Russia’s Ministry of Defense (MoD) has released the first footage of the production line of its Burevestnik nuclear-powered cruise missile.
The newly released footage begins with a test launch video and and then shows a large final assembly hall with several missiles, with some of them placed in launch canisters. This is the first time a close up view of the new missile was revealed by Russia.
The weapon itself is not clearly seen in the released footage as it is either inside its launch container or is covered in tarps. The only part of the missile that can be seen is its nose cone and it appears to have a stealthy design. The missile also features large wings.
The intercontinental-range Burevestnik (Stormbringer) nuclear-powered cruise missile is capable of penetrating any interceptor-based missile defense system. The missile is capable of flying in supersonic speeds dodging missile defenses and uses a nuclear-powered engine which will give it essentially an unlimited range. The missile can carry a nuclear warhead.
The missile is designed to attack a variety of high-value enemy targets, such as command posts, missile defence bases, and radars.
The missile was first publicly revealed, along with a host of other advanced weapons under development, by Russian President Vladimir Putin in his annual State of the Nation address on 1st March, 2018.
“We’ve started the development of new types of strategic weapons that do not use ballistic flight paths on the way to the target. This means that the missile defense systems are useless as a counter-means and just senseless,” Putin said that these cutting-edge weapon systems were based on the latest unique achievements of Russian scientists, designers and engineers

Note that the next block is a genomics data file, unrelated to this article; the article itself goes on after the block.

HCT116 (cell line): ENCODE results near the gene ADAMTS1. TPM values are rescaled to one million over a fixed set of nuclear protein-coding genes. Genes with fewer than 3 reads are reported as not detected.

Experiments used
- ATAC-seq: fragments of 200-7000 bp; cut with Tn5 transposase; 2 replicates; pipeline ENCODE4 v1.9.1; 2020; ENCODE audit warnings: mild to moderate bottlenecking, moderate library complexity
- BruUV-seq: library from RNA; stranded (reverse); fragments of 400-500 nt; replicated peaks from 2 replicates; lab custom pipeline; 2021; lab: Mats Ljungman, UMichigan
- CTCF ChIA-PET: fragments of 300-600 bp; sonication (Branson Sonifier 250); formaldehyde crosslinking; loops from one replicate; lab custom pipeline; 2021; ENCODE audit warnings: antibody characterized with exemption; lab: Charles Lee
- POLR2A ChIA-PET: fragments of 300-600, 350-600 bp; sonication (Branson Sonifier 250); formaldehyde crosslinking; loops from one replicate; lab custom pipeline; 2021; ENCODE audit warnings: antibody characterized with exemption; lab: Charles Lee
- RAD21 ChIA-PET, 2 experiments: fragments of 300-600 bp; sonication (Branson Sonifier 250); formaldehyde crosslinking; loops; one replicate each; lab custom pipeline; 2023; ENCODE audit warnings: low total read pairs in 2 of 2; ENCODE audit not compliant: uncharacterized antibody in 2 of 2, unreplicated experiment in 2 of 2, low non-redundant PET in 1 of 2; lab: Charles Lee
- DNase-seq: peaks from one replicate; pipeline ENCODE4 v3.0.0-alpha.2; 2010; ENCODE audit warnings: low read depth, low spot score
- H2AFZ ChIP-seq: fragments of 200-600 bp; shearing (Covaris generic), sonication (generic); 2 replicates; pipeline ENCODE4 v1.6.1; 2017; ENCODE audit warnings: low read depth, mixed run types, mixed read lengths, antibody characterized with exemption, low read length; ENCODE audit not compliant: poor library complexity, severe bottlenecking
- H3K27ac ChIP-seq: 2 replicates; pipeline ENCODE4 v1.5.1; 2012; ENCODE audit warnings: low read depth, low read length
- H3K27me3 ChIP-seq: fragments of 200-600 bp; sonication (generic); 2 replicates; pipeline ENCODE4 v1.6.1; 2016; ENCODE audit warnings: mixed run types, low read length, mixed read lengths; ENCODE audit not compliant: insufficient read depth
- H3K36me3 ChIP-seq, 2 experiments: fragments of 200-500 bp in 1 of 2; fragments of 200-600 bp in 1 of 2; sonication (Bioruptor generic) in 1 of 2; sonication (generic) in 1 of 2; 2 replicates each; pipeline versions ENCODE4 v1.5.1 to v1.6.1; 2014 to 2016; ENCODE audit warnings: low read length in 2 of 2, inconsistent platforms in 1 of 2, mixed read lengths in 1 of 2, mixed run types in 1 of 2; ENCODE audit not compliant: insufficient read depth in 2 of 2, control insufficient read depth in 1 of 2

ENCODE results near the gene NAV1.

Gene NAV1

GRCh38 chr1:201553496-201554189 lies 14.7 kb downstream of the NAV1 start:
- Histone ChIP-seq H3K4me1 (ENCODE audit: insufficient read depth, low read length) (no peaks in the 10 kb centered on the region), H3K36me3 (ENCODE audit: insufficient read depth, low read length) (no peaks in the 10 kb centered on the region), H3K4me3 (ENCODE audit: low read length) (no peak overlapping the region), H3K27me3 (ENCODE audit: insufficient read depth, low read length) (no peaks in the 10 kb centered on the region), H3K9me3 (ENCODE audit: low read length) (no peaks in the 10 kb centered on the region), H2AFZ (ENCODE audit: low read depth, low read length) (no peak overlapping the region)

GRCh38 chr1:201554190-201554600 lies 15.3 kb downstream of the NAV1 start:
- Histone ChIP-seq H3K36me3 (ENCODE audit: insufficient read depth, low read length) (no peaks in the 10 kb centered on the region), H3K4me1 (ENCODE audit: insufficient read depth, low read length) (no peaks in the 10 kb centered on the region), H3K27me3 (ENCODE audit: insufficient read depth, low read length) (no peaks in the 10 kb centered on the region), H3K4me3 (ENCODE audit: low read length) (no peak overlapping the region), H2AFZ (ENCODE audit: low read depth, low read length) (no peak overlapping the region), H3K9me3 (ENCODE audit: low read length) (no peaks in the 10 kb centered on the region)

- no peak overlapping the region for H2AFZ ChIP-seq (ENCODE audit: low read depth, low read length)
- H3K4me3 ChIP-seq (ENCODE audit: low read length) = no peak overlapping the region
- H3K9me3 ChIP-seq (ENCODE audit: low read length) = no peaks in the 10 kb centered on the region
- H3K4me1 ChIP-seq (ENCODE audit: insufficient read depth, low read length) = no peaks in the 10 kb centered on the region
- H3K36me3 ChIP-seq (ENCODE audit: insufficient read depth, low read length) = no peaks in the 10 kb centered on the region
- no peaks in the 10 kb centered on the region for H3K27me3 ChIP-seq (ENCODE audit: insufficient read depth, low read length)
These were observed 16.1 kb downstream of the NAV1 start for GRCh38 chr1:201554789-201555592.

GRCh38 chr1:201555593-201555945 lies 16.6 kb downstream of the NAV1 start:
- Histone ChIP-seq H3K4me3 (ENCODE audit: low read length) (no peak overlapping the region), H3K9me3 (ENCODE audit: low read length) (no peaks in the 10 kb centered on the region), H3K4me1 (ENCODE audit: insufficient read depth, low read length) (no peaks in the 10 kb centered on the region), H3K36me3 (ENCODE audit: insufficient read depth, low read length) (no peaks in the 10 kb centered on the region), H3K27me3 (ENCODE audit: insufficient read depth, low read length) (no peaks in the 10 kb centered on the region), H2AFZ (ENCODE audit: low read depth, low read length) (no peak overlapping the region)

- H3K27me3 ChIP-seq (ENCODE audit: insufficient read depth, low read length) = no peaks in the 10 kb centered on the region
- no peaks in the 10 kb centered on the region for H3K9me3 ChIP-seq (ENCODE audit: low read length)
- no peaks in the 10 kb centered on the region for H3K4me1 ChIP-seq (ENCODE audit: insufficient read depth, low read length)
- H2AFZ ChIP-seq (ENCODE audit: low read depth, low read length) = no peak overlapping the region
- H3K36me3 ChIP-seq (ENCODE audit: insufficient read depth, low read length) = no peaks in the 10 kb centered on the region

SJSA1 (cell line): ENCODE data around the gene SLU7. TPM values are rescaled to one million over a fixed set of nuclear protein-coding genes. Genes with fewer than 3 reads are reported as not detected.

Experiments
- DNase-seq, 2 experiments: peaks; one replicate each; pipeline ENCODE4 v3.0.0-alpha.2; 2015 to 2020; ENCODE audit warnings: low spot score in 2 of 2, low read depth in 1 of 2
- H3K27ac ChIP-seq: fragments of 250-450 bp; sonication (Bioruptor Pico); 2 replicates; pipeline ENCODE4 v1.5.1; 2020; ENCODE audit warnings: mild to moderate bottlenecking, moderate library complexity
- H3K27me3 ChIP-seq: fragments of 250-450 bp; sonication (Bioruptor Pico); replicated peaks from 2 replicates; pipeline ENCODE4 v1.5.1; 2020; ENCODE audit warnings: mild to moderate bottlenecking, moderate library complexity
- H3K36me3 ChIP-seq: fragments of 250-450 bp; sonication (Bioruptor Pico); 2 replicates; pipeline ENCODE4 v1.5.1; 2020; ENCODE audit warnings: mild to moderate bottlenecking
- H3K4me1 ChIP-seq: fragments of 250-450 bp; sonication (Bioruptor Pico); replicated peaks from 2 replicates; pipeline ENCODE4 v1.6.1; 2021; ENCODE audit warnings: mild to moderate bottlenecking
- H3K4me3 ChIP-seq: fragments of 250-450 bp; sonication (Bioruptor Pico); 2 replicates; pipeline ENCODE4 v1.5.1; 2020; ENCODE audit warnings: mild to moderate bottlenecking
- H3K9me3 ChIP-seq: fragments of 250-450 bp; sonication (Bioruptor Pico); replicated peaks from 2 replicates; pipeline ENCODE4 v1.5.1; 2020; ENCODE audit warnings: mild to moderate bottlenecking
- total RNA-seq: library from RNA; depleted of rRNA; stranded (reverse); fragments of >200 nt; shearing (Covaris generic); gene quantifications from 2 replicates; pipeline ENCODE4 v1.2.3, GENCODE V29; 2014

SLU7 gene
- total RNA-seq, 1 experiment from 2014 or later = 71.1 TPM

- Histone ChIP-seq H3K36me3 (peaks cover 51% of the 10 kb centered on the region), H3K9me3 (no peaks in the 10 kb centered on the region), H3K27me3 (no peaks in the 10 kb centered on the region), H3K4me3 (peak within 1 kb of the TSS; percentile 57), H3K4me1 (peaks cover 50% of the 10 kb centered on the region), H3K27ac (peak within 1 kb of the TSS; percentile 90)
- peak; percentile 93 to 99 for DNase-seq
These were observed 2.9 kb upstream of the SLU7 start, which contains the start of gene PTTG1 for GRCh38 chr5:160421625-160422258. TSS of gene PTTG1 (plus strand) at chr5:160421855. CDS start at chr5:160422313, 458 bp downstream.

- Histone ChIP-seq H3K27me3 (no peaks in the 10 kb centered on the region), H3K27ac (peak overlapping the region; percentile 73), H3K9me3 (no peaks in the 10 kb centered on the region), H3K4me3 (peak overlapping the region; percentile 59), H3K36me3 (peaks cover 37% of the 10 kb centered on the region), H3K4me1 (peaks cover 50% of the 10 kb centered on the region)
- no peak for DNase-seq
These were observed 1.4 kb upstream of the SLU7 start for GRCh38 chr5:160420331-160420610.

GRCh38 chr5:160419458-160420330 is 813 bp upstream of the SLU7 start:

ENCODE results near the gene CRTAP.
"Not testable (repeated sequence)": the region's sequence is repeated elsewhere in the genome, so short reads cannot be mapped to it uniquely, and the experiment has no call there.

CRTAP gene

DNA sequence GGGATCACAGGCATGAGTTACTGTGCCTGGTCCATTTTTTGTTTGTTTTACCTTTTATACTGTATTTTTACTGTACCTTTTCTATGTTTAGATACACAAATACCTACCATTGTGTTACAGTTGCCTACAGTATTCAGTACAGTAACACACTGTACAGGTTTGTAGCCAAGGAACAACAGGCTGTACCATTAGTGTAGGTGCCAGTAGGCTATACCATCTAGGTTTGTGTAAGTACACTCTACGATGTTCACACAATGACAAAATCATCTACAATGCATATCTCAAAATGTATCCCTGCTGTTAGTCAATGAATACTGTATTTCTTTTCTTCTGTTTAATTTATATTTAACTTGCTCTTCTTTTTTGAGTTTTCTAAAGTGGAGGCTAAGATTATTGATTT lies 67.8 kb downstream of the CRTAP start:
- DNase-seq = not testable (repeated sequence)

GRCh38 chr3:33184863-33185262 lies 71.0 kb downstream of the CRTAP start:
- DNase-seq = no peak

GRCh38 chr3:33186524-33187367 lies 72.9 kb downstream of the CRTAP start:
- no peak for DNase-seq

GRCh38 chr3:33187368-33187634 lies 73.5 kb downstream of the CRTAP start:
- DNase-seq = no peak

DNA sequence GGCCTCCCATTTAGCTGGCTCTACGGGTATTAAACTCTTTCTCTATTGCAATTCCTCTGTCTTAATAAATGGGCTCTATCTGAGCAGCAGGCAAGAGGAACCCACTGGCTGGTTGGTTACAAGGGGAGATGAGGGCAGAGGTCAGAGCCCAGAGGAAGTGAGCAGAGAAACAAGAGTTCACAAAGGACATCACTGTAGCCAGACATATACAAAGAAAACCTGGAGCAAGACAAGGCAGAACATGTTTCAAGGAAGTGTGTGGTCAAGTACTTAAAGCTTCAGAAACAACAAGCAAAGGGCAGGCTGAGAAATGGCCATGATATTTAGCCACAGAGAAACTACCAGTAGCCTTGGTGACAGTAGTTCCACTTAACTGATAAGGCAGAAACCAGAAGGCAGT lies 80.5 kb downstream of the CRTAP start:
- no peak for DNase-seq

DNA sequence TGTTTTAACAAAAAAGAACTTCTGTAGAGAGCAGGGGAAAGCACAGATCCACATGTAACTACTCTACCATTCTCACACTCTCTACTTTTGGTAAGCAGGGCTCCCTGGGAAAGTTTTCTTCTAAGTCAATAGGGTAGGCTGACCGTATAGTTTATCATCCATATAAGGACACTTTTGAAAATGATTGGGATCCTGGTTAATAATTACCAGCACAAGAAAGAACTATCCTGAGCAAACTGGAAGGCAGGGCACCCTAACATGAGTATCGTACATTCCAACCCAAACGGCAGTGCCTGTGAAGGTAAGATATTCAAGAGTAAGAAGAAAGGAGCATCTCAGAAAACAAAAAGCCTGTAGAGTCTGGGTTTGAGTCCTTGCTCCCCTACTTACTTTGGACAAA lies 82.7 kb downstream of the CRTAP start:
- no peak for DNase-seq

The first test firing of the Burevestnik cruise missile occurred in late 2017. Past tests of the missile have reportedly been conducted with usual jet engines as the nuclear-powered engine does not seem to be ready.
Russian MoD has also released the first footage of Poseidon (Kanyon/Status-6) nuclear-powered and nuclear-armed Unmanned Underwater Vehicle (UUV), or simply a nuclear torpedo.
After the announcement of the Burevestnik missile by Putin earlier this year, General Lori Robinson, the head of the U.S. Northern Command (USNORTHCOM) and North American Aerospace Command (NORAD), said that Russia’s next-generation cruise missiles are capable of hitting targets throughout the United States.
General Robinson said she was “concerned” about the potential for those advanced cruise missiles, which could be launched from bombers or submarines at much greater ranges than legacy systems, to penetrate our air defense network due to their expanded range, low visibility, and limited radar cross section.”